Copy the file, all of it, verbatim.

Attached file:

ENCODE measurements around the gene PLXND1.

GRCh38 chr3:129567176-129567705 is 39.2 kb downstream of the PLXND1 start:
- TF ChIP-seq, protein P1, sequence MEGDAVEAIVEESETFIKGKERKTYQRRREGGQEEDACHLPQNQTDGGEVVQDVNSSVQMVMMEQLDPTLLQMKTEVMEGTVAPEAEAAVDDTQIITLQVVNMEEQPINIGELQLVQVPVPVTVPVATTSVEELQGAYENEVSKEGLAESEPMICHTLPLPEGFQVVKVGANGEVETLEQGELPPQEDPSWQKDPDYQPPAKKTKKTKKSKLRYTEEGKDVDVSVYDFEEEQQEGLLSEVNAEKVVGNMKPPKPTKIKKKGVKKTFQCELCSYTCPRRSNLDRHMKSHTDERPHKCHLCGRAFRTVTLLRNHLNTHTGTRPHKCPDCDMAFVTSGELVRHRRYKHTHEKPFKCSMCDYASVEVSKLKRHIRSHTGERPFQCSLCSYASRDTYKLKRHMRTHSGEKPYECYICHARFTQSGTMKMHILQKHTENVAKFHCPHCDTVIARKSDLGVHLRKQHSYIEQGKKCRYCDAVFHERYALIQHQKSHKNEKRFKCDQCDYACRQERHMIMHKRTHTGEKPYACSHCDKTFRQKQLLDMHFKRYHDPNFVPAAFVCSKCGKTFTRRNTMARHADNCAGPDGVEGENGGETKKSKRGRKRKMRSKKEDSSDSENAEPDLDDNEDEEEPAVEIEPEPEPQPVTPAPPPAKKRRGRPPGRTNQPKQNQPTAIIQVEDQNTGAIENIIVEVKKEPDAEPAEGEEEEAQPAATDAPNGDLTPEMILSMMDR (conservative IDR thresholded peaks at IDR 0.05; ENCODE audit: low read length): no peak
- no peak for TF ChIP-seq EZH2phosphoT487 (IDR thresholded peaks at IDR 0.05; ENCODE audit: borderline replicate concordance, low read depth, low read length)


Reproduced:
ENCODE measurements around the gene PLXND1.

GRCh38 chr3:129567176-129567705 is 39.2 kb downstream of the PLXND1 start:
- TF ChIP-seq, protein P1, sequence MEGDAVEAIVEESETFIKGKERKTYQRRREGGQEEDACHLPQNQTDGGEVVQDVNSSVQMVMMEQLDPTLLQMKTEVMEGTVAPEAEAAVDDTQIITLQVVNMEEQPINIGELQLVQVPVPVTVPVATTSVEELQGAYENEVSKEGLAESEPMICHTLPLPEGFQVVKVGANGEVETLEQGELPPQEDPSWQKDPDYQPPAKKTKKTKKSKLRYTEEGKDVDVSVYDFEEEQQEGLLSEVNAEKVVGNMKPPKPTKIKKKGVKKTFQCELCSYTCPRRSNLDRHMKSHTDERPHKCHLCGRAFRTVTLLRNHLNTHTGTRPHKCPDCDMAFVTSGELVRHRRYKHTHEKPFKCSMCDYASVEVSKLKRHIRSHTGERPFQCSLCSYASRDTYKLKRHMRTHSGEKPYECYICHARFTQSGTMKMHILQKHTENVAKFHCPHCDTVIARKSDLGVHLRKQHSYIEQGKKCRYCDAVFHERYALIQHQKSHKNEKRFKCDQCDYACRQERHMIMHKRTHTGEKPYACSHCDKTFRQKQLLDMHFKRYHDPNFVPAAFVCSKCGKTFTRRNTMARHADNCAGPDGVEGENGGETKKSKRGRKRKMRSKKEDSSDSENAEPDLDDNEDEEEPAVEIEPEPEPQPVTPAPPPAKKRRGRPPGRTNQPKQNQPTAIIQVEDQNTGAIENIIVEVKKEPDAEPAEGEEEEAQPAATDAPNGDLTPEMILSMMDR (conservative IDR thresholded peaks at IDR 0.05; ENCODE audit: low read length): no peak
- no peak for TF ChIP-seq EZH2phosphoT487 (IDR thresholded peaks at IDR 0.05; ENCODE audit: borderline replicate concordance, low read depth, low read length)